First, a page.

"There are two types of Americans," Brooklyn Borough President Eric Adams said in a speech Sunday night. "Those who live in Brooklyn, and those who wish they could."
His statement was met with peals of laughter and roaring applause from the crowd, all of whom had been brought together at the Brooklyn Children's Museum to celebrate the unveiling of the Free Portrait Project. Each of the exhibit's four walls was filled top to bottom with 200 individual portraits of Crown Heights residents, a visual time capsule commemorating the current diversity of the neighborhood.
The neighborhood's diversity was further reflected in its audience — locals and visitors, young and old, artists and the portrait subjects themselves. Dozens of people were not only awed at the magnitude of the project itself, but the sense of community it had fueled throughout its development, culminating in an afternoon parade to the museum and this, the main event.
After Adams spoke, he introduced the project's artist and Crown Heights resident, Rusty Zimmerman. "The burden of a crowd-funded endeavor is that you have a lot of people to thank," he joked. "It wouldn't be possible at all without each and every person lending support ... I have far too many people to thank."
Toward the end of his speech, he encouraged everyone in the room looking at him to instead look around at each other. He urged the crowd to reach out to the strangers standing next to them with a smile, introduce themselves, and strike up a conversation. "That's a great place to start," he concluded.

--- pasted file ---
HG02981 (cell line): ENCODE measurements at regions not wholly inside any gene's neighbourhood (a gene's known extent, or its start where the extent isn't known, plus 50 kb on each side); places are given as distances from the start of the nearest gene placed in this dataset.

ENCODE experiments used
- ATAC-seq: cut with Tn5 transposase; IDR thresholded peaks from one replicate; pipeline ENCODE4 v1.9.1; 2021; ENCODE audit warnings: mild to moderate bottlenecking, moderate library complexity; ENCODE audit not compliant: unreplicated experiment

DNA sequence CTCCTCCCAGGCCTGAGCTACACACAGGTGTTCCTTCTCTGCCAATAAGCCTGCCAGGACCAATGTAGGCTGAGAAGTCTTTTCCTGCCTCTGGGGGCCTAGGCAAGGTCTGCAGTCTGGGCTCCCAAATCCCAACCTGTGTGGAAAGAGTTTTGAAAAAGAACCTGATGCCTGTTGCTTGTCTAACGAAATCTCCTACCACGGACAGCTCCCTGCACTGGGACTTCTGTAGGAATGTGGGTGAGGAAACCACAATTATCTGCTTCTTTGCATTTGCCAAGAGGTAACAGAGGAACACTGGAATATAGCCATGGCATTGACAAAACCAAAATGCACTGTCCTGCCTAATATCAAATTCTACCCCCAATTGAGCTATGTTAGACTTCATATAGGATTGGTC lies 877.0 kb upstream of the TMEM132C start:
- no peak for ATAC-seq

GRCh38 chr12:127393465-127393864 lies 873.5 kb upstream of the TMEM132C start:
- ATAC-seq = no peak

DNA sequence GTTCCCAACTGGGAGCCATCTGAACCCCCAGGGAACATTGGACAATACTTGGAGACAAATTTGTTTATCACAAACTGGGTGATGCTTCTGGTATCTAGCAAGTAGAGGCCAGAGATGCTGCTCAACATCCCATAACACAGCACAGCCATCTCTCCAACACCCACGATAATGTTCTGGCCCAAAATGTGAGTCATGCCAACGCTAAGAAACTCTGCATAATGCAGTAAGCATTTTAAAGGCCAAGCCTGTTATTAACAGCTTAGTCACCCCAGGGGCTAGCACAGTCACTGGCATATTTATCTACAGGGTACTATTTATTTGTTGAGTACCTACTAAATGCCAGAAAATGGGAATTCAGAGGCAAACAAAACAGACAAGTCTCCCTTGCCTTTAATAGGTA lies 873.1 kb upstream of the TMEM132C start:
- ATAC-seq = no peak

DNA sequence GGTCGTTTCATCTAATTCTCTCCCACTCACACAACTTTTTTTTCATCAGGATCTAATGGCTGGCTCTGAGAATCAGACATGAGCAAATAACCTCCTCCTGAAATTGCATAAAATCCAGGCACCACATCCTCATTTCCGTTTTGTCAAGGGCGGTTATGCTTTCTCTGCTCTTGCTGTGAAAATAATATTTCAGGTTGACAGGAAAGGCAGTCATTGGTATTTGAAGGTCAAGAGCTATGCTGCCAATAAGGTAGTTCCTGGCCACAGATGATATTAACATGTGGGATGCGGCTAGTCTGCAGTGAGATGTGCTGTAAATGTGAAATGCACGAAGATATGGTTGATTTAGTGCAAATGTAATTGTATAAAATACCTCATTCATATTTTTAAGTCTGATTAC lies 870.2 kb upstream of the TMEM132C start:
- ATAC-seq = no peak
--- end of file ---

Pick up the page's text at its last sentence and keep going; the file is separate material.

Though Zimmerman was the only one to voice this desire, he could tell many in the room felt similarly.
How did he know? Well, he'd asked them.
In every single portrait interview, he posed the question: If you had the opportunity to speak to the entire neighborhood, what have you got to say?
"Ninety-five percent of all folks painted said the same thing ... they said, 'I think we should say hello to one another. I think we should take care of each other and support each other because, at the end of the day, we're all one people," he told A Plus in a previous interview. "It was touching. It was remarkable to see that sentiment echoed by everyone and to know that even though folks don't interact as well as they could as of yet, this is an invitation to do just that."
At Sunday's debut, he echoed those sentiments to the crowd, "This is our opportunity to get to know one another. I think that's what this is all about." And it's only just the beginning.
For one month, every single museum visitor can "get to know" every single portrait subject by listening to a 90-second snippet of these interviews (also available on SoundCloud). On a small plaque next to each painting reads the person's name and a QR code. Visitors can scan the QR codes and then listen to a Crown Heights resident talk about their life in the neighborhood, all while staring straight at their portrait.
"I've always wanted to hang on the wall of a museum," one portrait subject, Ehimen Akhidenor, told A Plus. He'll also take his portrait home with him after the exhibit ends, as will all the other subjects. Akhidenor plans to display it in his living room. "Any living space I live, that's where it's going," he said.
"If this work does nothing else, I want it to reveal to everyone that everyone else also feels the same way," Zimmerman said. "Everyone wants to say hello. Everyone is yearning to connect."
Visitors to the Brooklyn Children's Museum can satisfy that yearning until October 23. The museum even offers free Wi-Fi, making it equally accessible and affordable for anyone with a smartphone to hear the 200 individual stories that now make up a single community.